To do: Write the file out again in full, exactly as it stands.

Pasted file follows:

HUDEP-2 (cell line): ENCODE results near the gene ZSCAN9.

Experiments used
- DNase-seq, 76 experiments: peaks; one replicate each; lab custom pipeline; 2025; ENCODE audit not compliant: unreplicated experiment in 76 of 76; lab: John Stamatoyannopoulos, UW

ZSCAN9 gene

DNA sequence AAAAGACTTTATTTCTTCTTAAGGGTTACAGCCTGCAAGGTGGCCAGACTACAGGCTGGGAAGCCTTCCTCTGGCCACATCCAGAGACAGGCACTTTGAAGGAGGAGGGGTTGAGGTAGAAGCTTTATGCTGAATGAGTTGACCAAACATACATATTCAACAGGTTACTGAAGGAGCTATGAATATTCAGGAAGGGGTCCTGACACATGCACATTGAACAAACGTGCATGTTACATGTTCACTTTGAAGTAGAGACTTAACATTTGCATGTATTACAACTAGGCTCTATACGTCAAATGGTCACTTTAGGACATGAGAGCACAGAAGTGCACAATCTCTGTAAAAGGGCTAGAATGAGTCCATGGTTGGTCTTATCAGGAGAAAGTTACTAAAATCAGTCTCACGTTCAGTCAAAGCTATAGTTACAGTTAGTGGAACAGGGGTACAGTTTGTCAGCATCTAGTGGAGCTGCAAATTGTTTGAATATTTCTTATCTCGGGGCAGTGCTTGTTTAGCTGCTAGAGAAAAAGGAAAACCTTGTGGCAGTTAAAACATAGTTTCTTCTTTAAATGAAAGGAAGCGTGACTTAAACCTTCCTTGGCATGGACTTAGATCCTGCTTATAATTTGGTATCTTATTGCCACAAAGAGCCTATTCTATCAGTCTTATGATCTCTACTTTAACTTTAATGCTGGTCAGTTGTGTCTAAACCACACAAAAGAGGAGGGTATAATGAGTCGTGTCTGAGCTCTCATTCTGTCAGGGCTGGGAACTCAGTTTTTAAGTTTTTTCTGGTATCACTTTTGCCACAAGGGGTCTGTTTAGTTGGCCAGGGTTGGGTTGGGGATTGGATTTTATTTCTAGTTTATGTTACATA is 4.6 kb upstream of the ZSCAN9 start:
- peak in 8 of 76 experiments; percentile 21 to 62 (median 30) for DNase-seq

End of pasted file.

HUDEP-2 (cell line): ENCODE results near the gene ZSCAN9.

Experiments used
- DNase-seq, 76 experiments: peaks; one replicate each; lab custom pipeline; 2025; ENCODE audit not compliant: unreplicated experiment in 76 of 76; lab: John Stamatoyannopoulos, UW

ZSCAN9 gene

DNA sequence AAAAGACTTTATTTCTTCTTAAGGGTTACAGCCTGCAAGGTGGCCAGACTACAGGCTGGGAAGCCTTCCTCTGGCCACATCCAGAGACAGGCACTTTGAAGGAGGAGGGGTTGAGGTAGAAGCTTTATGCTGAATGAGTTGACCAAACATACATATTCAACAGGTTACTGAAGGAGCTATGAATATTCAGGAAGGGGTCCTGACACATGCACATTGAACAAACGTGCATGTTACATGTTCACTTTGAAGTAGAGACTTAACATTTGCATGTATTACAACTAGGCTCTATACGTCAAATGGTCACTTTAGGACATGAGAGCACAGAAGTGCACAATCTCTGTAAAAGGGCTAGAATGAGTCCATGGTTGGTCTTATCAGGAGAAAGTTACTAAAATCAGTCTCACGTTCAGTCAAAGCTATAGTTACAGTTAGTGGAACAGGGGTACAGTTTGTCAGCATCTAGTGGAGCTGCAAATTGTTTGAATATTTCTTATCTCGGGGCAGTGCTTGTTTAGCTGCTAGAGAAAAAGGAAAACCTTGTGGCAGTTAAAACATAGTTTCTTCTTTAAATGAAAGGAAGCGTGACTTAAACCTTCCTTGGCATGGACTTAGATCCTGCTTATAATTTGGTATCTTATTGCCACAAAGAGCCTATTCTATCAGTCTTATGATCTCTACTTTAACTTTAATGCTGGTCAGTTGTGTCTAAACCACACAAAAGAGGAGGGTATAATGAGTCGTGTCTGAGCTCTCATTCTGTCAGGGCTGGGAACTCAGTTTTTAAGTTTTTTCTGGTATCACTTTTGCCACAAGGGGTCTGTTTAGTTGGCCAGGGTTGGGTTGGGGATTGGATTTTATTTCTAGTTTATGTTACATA is 4.6 kb upstream of the ZSCAN9 start:
- peak in 8 of 76 experiments; percentile 21 to 62 (median 30) for DNase-seq